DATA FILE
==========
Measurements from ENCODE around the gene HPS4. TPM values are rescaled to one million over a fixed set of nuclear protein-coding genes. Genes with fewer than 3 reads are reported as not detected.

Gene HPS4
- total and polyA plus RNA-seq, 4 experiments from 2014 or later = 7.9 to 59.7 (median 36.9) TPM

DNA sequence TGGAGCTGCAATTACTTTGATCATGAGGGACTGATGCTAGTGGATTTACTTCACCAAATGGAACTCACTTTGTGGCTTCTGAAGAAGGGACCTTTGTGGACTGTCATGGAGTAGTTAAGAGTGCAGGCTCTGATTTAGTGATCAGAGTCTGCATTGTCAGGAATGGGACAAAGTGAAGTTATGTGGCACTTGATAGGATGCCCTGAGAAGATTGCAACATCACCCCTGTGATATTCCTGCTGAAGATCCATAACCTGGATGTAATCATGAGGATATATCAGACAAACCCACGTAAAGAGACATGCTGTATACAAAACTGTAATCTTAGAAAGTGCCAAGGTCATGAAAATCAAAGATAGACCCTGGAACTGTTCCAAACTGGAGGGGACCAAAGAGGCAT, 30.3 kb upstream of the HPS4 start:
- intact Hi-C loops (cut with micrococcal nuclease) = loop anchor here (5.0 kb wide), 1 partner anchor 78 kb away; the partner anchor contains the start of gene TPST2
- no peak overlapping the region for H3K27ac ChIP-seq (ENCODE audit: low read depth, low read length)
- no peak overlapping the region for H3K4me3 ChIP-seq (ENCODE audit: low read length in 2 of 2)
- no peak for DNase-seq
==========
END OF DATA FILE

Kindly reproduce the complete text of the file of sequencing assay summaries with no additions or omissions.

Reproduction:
Measurements from ENCODE around the gene HPS4. TPM values are rescaled to one million over a fixed set of nuclear protein-coding genes. Genes with fewer than 3 reads are reported as not detected.

Gene HPS4
- total and polyA plus RNA-seq, 4 experiments from 2014 or later = 7.9 to 59.7 (median 36.9) TPM

DNA sequence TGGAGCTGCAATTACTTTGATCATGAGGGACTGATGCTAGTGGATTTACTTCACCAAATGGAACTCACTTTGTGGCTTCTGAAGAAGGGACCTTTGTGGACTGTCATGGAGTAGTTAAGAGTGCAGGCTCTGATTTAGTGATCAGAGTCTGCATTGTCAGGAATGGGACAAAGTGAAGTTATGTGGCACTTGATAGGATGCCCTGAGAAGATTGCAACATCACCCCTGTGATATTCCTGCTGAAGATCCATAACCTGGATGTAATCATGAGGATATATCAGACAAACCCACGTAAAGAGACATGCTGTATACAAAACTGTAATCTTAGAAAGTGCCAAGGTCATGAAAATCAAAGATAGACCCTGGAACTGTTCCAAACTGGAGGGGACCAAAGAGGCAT, 30.3 kb upstream of the HPS4 start:
- intact Hi-C loops (cut with micrococcal nuclease) = loop anchor here (5.0 kb wide), 1 partner anchor 78 kb away; the partner anchor contains the start of gene TPST2
- no peak overlapping the region for H3K27ac ChIP-seq (ENCODE audit: low read depth, low read length)
- no peak overlapping the region for H3K4me3 ChIP-seq (ENCODE audit: low read length in 2 of 2)
- no peak for DNase-seq